Acquiring Nokia will help Microsoft, but it won't address the main problem that's stifling Windows Phone enterprise adoption: a lack of integration.
From my experience in enterprise mobility, IT departments that rely heavily on Windows architecture (Office, Office 365, Windows 7 or 8, Yammer, SharePoint, Lync and others), would like nothing more than to have phones and tablets that integrate seamlessly with that architecture. Not only would it save companies money, but IT would not require much training or setup for Microsoft mobile software and apps. Unfortunately for those hopefuls, the Nokia acquisition won't directly help Microsoft improve Windows Phone's integration with existing Windows systems.
On the surface (pun intended), integrating Nokia's hardware with Microsoft's software seems like a great idea. In the acquisition, Microsoft will receive roughly 32,000 Nokia employees, which means Microsoft should see improved efficiency by having its device manufacturer be a direct part of the strategic roadmap. As for when we will we see dividends in the form of game-changing components, it is too early to tell. The best thing for the enterprise and consumers is that Microsoft's Nokia acquisition means Windows Phone will continue to be an alternative platform to Android and Apple. This should, at the very least, keep Apple and Android busy increasing their enterprise friendliness.
Enterprise workers might use a Microsoft Windows Phone rather than their iPhone or Android devices if the Windows Phone made it easier to access work data and increased productivity. Because Windows-based smartphones and tablets have the potential to integrate so well with other Windows architecture, they can offer this improved work experience -- if Microsoft tailors them that way.
What is Microsoft Windows Phone up against?
Apple devices are becoming the default enterprise mobile devices; they just have more enterprise mobility features than Windows devices at the moment. Not to mention, it just seems more "cool" to own an iPhone than a Windows Phone. The other issue is how integrated Android and Apple have become in workers' personal lives.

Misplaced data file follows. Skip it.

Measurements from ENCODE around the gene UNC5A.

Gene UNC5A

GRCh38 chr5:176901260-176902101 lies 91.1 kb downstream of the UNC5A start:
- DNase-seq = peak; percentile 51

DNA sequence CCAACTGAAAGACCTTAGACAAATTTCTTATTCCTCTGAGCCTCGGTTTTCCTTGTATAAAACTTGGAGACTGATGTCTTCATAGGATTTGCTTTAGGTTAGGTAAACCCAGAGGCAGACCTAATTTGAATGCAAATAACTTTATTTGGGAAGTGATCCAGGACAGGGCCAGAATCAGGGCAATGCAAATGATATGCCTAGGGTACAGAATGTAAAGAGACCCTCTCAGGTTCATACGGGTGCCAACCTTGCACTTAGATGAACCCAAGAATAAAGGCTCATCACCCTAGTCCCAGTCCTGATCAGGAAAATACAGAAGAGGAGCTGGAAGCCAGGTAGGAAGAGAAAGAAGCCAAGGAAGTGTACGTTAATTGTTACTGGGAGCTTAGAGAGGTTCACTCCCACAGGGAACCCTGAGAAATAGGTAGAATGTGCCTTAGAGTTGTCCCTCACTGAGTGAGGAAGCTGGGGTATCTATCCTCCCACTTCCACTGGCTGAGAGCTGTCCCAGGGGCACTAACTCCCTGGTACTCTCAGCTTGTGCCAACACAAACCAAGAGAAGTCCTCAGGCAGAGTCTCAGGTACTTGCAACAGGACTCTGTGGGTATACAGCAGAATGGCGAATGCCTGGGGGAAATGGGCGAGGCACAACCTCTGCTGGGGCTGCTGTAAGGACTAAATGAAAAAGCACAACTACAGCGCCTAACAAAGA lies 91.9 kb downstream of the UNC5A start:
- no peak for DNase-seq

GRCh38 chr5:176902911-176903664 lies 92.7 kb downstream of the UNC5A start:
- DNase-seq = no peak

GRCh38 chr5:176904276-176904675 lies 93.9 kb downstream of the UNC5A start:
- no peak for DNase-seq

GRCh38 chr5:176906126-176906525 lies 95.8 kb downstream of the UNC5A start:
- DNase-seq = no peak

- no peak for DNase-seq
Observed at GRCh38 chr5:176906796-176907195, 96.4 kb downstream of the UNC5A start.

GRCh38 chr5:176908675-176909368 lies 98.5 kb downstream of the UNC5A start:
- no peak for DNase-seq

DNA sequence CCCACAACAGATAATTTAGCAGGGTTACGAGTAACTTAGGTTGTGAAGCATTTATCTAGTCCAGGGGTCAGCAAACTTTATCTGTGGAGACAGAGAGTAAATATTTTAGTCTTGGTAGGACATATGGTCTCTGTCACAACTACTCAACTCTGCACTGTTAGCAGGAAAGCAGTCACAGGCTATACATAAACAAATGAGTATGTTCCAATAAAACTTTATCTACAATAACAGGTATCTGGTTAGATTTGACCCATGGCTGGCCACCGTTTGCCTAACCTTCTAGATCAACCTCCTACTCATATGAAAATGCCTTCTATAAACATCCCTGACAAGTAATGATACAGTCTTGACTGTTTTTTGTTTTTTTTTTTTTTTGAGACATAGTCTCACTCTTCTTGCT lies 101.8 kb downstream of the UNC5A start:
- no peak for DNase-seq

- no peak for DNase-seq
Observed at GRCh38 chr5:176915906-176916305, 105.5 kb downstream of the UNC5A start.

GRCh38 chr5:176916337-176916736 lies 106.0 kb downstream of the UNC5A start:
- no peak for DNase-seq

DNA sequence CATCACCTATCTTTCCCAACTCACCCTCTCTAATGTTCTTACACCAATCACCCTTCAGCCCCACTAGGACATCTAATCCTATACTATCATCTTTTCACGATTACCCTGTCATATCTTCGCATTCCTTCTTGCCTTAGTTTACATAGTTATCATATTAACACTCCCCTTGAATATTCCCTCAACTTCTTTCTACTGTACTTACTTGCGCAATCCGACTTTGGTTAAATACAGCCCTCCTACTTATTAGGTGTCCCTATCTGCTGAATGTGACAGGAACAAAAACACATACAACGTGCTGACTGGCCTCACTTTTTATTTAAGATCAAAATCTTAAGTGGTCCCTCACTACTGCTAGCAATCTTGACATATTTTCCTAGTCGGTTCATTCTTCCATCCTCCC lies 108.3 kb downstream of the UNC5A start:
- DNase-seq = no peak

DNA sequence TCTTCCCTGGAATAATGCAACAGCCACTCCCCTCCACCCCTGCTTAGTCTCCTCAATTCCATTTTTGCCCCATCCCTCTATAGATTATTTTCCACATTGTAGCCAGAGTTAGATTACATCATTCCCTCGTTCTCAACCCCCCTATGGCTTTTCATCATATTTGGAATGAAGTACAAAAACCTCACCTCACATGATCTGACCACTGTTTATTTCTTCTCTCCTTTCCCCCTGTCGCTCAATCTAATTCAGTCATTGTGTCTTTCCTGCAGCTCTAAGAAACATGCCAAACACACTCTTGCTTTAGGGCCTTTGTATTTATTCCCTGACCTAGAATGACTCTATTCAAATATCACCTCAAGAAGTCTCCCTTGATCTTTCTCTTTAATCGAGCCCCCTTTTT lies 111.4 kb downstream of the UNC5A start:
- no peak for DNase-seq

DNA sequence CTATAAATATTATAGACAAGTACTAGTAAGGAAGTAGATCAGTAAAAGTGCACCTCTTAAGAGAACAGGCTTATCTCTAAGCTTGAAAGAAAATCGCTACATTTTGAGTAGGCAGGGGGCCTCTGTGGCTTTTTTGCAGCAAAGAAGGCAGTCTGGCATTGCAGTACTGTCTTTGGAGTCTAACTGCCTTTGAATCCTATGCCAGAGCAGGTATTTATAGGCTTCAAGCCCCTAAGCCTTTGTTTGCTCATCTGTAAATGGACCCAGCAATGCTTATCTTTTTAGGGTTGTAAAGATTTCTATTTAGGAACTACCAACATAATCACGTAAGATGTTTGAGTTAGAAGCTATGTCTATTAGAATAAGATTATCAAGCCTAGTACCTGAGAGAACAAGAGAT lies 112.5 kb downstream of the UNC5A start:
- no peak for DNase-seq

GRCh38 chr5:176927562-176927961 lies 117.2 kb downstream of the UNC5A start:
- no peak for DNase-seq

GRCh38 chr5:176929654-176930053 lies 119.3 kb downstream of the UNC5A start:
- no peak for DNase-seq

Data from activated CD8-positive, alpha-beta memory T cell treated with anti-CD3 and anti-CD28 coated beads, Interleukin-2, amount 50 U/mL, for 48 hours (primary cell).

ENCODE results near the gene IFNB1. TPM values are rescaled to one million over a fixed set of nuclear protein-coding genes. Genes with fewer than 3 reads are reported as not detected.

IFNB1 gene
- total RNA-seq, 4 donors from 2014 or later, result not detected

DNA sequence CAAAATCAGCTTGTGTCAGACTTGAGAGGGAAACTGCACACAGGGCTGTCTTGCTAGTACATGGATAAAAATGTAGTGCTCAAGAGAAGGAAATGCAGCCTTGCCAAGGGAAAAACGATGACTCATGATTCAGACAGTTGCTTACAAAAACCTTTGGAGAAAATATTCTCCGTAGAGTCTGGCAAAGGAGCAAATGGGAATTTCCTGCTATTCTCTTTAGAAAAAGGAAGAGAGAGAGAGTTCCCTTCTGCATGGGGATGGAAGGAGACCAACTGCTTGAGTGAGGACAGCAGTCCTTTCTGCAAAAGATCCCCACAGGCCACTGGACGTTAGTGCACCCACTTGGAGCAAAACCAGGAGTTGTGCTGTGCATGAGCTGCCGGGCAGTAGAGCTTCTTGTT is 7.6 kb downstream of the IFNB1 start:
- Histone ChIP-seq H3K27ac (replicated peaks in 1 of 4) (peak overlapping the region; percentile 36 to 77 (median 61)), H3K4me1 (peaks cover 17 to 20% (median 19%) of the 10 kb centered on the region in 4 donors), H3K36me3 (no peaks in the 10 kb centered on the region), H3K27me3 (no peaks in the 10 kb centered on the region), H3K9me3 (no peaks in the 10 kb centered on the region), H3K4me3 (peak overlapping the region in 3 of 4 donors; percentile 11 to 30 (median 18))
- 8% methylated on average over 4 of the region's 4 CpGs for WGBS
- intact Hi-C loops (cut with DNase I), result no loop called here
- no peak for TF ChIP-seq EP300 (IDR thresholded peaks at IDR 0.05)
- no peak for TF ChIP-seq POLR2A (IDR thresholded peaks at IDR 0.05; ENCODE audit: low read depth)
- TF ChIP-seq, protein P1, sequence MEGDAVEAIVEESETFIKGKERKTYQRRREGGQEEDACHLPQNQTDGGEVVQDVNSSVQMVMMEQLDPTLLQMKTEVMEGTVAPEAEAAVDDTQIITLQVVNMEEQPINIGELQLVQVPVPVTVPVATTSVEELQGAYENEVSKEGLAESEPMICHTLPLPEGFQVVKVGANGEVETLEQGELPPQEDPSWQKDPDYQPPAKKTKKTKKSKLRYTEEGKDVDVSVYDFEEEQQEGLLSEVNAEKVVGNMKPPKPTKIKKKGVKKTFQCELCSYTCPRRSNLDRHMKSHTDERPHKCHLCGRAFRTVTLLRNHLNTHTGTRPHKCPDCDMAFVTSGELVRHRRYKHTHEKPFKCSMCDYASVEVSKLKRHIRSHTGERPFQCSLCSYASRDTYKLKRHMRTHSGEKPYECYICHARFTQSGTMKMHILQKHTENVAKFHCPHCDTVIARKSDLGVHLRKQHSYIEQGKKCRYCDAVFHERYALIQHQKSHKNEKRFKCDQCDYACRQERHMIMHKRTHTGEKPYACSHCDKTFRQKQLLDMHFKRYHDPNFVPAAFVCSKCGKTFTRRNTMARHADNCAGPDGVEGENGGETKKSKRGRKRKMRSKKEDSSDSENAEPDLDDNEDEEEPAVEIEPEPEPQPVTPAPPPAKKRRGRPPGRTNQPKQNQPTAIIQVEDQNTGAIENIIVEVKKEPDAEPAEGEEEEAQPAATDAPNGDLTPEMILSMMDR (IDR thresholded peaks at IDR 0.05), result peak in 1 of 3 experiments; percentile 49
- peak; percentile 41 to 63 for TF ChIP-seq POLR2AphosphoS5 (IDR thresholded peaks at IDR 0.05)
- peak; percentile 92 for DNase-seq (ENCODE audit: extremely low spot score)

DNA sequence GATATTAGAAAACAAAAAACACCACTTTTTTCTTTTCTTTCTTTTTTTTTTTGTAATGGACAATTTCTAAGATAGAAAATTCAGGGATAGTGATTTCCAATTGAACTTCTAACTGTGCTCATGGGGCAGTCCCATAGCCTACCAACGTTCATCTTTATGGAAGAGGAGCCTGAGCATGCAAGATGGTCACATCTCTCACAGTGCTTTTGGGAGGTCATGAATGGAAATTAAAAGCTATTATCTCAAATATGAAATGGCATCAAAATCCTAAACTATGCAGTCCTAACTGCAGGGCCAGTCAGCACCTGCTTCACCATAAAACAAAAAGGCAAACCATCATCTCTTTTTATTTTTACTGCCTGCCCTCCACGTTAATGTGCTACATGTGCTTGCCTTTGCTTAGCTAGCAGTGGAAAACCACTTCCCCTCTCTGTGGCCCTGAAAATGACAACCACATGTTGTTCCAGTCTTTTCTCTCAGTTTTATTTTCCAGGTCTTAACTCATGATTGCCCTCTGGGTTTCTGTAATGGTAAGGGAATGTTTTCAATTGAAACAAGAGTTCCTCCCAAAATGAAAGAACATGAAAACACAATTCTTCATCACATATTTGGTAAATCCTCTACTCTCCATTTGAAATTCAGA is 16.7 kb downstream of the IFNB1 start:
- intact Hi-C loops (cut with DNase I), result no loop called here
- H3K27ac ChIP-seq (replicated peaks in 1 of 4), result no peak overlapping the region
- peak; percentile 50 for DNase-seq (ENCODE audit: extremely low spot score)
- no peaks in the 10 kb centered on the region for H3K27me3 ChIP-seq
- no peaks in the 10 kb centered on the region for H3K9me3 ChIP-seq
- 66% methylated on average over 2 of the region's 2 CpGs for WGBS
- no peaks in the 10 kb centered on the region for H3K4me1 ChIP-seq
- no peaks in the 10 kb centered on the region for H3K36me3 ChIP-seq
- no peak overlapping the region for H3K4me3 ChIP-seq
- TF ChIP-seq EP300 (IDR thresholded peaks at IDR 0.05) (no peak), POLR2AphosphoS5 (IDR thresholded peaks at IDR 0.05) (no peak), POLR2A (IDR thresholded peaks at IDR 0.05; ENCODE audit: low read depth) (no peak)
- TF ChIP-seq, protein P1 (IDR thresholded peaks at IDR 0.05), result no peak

As an IT administrator, the thing that would get me to support Microsoft Windows Phones right now -- considering the fact that the devices do not have the seamless integration I am looking for -- is if Microsoft gave the devices away. It costs about $50 per user to purchase most Windows Phones, so it's feasible to just give them away.
In that scenario, the phones could come preloaded with a special "enterprise mobility" package, and they could either be company-owned or handed out through a COPE (corporate-owned, personally enabled) model. The enterprise mobility package could contain an already-configured Lync app for live chat with co-workers, Skype to video chat with co-workers, vendors or customers, access to the company Office 365 or SharePoint drive, Yammer for social networking, and key business apps such as Evernote, Twitter and Facebook. My other suggestion would be for Microsoft to foster partnerships with key mobile developers that could improve the areas that Windows is deficient in. For example, Microsoft could have Photoshop or Evernote come free with Windows Phone.
Microsoft should also move toward making Windows Phone more of a gaming phone. A gaming phone reaches out to Millennials, who comprise the segment of workers most companies are hiring from. You would think that gaming would be one area that Microsoft would do right, considering it has the lead in the console market.
There have been a lot of people saying how Microsoft's Nokia acquisition was a last-ditch effort to save Microsoft's mobile strategy, but if Microsoft could deliver Windows Phones and tablets that are the top choice for enterprise use, it may have a chance.
This was first published in October 2013